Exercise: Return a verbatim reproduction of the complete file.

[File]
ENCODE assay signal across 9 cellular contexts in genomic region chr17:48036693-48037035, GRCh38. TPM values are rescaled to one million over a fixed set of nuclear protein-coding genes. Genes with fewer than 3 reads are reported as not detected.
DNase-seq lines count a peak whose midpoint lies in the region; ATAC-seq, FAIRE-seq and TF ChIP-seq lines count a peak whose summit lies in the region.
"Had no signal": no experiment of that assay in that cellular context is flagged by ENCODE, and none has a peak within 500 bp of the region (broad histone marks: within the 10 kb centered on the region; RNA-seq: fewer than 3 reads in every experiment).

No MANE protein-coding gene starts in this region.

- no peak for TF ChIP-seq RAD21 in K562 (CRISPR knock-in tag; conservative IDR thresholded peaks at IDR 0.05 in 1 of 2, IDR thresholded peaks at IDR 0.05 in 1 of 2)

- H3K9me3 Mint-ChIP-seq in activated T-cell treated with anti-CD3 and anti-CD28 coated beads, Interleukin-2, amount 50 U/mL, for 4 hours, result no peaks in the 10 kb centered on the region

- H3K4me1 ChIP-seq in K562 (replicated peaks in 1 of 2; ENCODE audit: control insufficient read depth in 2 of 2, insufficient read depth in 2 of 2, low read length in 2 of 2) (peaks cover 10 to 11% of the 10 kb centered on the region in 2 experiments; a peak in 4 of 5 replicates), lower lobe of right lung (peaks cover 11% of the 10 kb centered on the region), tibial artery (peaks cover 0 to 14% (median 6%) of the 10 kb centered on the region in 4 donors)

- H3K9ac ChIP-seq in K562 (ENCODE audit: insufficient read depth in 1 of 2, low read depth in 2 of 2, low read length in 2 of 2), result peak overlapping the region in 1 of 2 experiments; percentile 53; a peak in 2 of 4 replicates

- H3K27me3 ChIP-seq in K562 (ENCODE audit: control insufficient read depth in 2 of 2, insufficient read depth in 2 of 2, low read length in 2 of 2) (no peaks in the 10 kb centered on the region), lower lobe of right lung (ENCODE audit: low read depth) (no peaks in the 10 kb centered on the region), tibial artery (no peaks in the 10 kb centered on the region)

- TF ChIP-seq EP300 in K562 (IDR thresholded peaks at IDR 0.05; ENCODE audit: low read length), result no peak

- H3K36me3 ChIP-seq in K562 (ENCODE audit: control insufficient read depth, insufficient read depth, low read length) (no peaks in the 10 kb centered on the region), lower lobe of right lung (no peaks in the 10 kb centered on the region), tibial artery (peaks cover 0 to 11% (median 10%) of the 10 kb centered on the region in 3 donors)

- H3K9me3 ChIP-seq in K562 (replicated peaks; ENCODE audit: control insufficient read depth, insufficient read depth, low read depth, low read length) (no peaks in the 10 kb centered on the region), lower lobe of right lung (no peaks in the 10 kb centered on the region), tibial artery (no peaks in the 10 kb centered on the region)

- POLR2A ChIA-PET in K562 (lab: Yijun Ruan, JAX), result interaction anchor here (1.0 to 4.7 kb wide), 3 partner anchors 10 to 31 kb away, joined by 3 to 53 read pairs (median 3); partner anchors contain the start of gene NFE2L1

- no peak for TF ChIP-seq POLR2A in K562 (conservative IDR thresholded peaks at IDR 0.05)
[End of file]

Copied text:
ENCODE assay signal across 9 cellular contexts in genomic region chr17:48036693-48037035, GRCh38. TPM values are rescaled to one million over a fixed set of nuclear protein-coding genes. Genes with fewer than 3 reads are reported as not detected.
DNase-seq lines count a peak whose midpoint lies in the region; ATAC-seq, FAIRE-seq and TF ChIP-seq lines count a peak whose summit lies in the region.
"Had no signal": no experiment of that assay in that cellular context is flagged by ENCODE, and none has a peak within 500 bp of the region (broad histone marks: within the 10 kb centered on the region; RNA-seq: fewer than 3 reads in every experiment).

No MANE protein-coding gene starts in this region.

- no peak for TF ChIP-seq RAD21 in K562 (CRISPR knock-in tag; conservative IDR thresholded peaks at IDR 0.05 in 1 of 2, IDR thresholded peaks at IDR 0.05 in 1 of 2)

- H3K9me3 Mint-ChIP-seq in activated T-cell treated with anti-CD3 and anti-CD28 coated beads, Interleukin-2, amount 50 U/mL, for 4 hours, result no peaks in the 10 kb centered on the region

- H3K4me1 ChIP-seq in K562 (replicated peaks in 1 of 2; ENCODE audit: control insufficient read depth in 2 of 2, insufficient read depth in 2 of 2, low read length in 2 of 2) (peaks cover 10 to 11% of the 10 kb centered on the region in 2 experiments; a peak in 4 of 5 replicates), lower lobe of right lung (peaks cover 11% of the 10 kb centered on the region), tibial artery (peaks cover 0 to 14% (median 6%) of the 10 kb centered on the region in 4 donors)

- H3K9ac ChIP-seq in K562 (ENCODE audit: insufficient read depth in 1 of 2, low read depth in 2 of 2, low read length in 2 of 2), result peak overlapping the region in 1 of 2 experiments; percentile 53; a peak in 2 of 4 replicates

- H3K27me3 ChIP-seq in K562 (ENCODE audit: control insufficient read depth in 2 of 2, insufficient read depth in 2 of 2, low read length in 2 of 2) (no peaks in the 10 kb centered on the region), lower lobe of right lung (ENCODE audit: low read depth) (no peaks in the 10 kb centered on the region), tibial artery (no peaks in the 10 kb centered on the region)

- TF ChIP-seq EP300 in K562 (IDR thresholded peaks at IDR 0.05; ENCODE audit: low read length), result no peak

- H3K36me3 ChIP-seq in K562 (ENCODE audit: control insufficient read depth, insufficient read depth, low read length) (no peaks in the 10 kb centered on the region), lower lobe of right lung (no peaks in the 10 kb centered on the region), tibial artery (peaks cover 0 to 11% (median 10%) of the 10 kb centered on the region in 3 donors)

- H3K9me3 ChIP-seq in K562 (replicated peaks; ENCODE audit: control insufficient read depth, insufficient read depth, low read depth, low read length) (no peaks in the 10 kb centered on the region), lower lobe of right lung (no peaks in the 10 kb centered on the region), tibial artery (no peaks in the 10 kb centered on the region)

- POLR2A ChIA-PET in K562 (lab: Yijun Ruan, JAX), result interaction anchor here (1.0 to 4.7 kb wide), 3 partner anchors 10 to 31 kb away, joined by 3 to 53 read pairs (median 3); partner anchors contain the start of gene NFE2L1

- no peak for TF ChIP-seq POLR2A in K562 (conservative IDR thresholded peaks at IDR 0.05)